Growing up in the West, there were wide-open spaces and roads that go on forever. As a kid, we never thought about the hours spent in a car. You see, in the West, the roads go on forever and pretty much in a straight line. You could go faster, but the increase in speed didn’t really gain that much for you.  A moderate increase in speed gained you some time savings, but anything more than that increased risk and reduce fuel economy. Give this fact, most drivers were contempt to put on the cruise control and just enjoy the radio as they rolled out the miles.

Saturday, October 1, 2016

The General Store

Country Store

Growing up in a small town, we only had one store. Everybody stopped at this store, since the next larger store was ten miles away. It was a small store containing only the essential items, but our store was ours and it satisfied our needs.

Every day after delivering the local newspaper, my brother and I would set off for the general store. As we came up the sidewalk, the store owner’s dog would come up to greet us. And usually somebody was sitting on the porch, drinking a Red Cream Soda, and chewing on some licorice whips.

Before we would go in, we would chat with the fellow for the local gossip. Then we would peruse the bulletin board for the local news and read all of the for sale signs. It was a ritual that was done before finally going into the store.

Sunday, September 11, 2016

Tree on Fire

Union Cemetery Leesburg, Virginia

It was back to my favorite cemetery to take more photos. I took some great photos from the year before, so I was looking for something different. As I walked around the cemetery, I noticed this tree with red and orange leaves. It was the only tree in the cemetery with this color - very spooky. The photo was taken and processed as an HDR picture to bring out the vibrant colors. It truly looks like a tree on fire.

Established in 1855 on the immediate outskirts of Leesburg, Union Cemetery was created as a public cemetery open to people of all faiths. It predated three other "Union" cemeteries in Loudoun County established at Hillsboro, Waterford and Lovettsville. The cemetery contains the 1908 Union Chapel and several notable monuments, including a Confederate War Memorial at the north end of the site, and an imperfectly cut 30-foot- high granite column, allegedly designed for a D.C. public building, but rejected and brought to the cemetery in the 1890s.

This photo was taken on Halloween weekend with the Nikon D90 - an extraordinary camera.

Photo via www.flickr.com

Wednesday, September 7, 2016

Our Little Secret

Our Little Secret

Years ago, during our lazy summer months, it seemed a certain ritual was performed every Saturday – the trip to our swimming hole. Our town, being an old mining town, was located in some rough country. We couldn’t just drive or even ride our bikes to our favorite spot – one had to walk. Even walking was a chore. The path was barely visible, littered with undergrowth, leaves, and fallen branches. The trees also present a problem, dodging higher branches only to encounter some fallen limb or dead tree stump. But we endured and after an hour trek, our reward lay before us.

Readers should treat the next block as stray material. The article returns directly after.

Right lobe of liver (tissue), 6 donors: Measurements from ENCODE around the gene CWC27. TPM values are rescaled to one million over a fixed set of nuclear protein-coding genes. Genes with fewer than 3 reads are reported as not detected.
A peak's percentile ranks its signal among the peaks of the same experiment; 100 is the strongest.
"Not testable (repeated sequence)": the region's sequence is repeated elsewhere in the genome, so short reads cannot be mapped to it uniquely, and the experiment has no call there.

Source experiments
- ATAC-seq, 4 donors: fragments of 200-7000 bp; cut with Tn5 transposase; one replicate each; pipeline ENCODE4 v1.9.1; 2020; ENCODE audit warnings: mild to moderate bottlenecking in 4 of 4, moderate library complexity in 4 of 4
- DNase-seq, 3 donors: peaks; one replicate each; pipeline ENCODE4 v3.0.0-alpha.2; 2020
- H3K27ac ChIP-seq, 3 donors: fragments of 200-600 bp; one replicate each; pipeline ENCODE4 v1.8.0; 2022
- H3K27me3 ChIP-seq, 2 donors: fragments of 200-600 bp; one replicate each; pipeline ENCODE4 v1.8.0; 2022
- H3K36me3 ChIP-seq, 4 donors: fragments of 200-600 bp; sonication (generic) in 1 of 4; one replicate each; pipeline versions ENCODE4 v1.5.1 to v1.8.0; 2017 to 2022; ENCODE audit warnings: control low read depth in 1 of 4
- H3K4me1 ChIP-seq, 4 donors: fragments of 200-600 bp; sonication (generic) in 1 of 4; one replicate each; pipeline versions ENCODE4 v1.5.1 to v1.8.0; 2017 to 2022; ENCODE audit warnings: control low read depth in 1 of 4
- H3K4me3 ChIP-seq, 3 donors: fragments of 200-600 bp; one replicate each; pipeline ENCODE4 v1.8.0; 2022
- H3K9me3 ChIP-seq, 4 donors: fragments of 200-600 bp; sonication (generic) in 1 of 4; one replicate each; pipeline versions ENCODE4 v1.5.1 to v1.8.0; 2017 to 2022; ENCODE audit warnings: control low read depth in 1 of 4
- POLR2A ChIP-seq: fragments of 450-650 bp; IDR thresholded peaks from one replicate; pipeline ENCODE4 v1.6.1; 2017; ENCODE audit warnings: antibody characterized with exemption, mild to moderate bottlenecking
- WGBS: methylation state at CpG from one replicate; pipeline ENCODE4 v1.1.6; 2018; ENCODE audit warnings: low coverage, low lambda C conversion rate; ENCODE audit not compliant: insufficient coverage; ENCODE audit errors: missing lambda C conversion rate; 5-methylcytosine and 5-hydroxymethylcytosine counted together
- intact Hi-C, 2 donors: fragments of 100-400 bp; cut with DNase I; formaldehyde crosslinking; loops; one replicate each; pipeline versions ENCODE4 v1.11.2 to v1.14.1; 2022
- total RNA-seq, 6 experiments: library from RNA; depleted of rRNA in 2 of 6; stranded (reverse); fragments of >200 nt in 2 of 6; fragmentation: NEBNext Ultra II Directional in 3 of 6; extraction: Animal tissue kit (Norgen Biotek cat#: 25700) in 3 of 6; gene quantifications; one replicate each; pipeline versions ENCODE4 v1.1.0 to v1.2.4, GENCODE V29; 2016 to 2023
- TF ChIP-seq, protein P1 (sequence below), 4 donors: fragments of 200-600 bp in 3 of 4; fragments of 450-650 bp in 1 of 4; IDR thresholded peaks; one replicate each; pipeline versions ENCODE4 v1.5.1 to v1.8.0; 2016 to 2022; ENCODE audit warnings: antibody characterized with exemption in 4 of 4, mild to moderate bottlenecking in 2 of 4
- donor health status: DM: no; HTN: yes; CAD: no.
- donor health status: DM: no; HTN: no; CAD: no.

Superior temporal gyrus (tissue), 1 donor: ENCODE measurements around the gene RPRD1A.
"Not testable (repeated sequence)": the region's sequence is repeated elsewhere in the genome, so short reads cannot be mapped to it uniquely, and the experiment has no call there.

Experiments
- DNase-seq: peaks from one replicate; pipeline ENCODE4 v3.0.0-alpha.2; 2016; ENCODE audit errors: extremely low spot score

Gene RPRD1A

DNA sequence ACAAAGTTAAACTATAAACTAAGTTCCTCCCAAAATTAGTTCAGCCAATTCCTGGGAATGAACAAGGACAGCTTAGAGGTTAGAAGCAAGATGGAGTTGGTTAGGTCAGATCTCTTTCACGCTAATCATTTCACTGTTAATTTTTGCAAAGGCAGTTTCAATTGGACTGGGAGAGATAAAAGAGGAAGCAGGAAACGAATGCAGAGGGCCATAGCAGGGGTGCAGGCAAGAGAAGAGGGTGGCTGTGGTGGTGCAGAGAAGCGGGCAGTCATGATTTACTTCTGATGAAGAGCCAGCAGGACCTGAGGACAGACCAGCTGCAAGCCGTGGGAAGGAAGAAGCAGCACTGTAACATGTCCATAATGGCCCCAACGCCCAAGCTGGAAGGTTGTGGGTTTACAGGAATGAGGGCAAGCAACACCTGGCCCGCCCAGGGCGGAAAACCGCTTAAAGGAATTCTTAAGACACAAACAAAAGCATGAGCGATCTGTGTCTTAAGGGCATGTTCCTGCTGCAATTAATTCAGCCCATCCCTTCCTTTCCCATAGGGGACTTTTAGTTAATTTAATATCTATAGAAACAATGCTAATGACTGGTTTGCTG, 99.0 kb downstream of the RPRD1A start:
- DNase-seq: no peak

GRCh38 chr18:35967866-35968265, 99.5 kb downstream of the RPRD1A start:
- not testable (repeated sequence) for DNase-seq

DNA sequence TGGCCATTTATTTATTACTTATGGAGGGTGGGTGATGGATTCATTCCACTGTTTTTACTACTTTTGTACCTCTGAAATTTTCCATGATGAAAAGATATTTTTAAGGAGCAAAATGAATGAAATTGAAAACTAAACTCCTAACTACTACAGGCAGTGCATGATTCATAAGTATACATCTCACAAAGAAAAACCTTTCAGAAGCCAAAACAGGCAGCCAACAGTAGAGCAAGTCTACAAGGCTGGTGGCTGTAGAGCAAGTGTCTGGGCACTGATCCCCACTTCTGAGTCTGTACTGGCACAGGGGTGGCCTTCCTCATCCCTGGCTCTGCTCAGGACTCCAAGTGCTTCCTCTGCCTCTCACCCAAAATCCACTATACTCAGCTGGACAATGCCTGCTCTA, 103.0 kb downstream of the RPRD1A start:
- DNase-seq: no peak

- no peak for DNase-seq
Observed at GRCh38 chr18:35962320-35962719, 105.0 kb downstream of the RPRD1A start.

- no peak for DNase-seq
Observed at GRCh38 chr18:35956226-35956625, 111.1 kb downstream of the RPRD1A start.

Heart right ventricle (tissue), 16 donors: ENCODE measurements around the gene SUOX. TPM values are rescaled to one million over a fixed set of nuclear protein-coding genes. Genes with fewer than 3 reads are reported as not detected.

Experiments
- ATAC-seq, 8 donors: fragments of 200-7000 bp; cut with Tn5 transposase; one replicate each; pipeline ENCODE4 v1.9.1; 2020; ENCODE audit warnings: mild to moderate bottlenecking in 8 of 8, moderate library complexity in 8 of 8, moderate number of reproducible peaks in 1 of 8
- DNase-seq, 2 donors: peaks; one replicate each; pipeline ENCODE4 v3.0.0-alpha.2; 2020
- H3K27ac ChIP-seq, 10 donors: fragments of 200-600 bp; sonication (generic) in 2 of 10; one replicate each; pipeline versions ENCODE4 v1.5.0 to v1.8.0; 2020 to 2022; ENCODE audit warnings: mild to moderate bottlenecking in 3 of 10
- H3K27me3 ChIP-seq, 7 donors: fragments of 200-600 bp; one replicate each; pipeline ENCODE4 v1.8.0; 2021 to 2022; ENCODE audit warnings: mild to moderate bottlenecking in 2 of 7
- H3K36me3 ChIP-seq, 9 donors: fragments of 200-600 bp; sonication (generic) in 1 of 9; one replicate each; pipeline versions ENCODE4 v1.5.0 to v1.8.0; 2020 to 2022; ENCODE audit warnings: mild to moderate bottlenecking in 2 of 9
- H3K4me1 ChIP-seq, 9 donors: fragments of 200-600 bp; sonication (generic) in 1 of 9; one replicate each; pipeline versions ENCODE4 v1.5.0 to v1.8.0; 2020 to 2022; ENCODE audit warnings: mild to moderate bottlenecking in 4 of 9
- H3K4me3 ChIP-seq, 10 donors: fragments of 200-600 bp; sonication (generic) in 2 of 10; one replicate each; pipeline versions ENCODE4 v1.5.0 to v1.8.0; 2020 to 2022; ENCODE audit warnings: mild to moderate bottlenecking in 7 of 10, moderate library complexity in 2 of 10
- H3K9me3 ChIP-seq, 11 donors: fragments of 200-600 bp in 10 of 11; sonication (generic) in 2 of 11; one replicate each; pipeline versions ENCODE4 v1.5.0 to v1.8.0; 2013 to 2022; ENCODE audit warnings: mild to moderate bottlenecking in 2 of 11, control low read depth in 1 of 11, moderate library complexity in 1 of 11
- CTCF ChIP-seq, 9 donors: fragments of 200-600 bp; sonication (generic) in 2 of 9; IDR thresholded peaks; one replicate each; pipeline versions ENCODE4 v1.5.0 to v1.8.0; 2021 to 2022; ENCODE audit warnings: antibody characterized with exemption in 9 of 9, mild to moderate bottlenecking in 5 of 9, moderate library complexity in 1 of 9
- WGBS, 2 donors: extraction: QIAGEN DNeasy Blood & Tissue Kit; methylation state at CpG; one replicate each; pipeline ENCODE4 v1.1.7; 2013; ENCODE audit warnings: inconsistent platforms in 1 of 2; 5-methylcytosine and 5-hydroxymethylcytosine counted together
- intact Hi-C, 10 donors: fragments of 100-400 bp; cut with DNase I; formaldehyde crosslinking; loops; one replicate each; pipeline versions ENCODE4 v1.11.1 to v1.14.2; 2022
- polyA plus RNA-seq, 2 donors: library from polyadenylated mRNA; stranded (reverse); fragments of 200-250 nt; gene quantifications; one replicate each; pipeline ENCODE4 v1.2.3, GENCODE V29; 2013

Over the years, someone had attached a rope to one of mighty branches that extended out horizontally over the river and looked like the massive arm of a giant. There everybody stood, seeing who would the first one in. Why, one might ask, did we stand around after a long and painstaking walk and not take the plunge. A whirlpool! The tree, with time and the ever-changing course of the river, stood in the water and caused a natural whirlpool.

Saturday, September 3, 2016

Amphitheatrum Flavium - The Roman Coliseum

Amphitheatrum Flavium - The Roman Coliseum

This photo was taken with a Canon EOS 10S with Fuji Velvia 100 positive film. I had an opportunity to live in Italy and Rome was one of my favorite destinations. The Coliseum and the Forums were some of my favorite subjects. The following article tells of the colorful history of the Coliseum.

Roman Coliseum by Gail Bellenger

When most people think of ancient Rome, they think of the incredible Coliseum; the grand oval amphitheater that was a central part of Roman culture. The setting where gladiators fought and crowds cheered. While this is true, there's a lot more to the Coliseum than merely an arena. It took two emperors about eight years to design and build it. Vespasian started it, but died before it was completed. His son and successor, Titus, finished the job and opened it with a celebratory 100 days of games. It was called the Flavian Amphitheater in honor of the Flavian ancestry of Vespasian and Titus.

It wasn't until somewhere in the middle ages that it was given the name Coliseum, due to a 'colossal' statue of Nero that stood near it. The amphitheater was designed to hold 50,000 people. It covers about six acres and is more than 150 feet hight. When Vespasian became emperor, right after a very trying time when Rome when through four emperors in one year, he decided to make an impression on the people, to quell the uneasiness. Nero had built a massive palace and artificial lake near the Forum, and the people were not happy with his extravagance, especially since most of them were starving or dying from disease.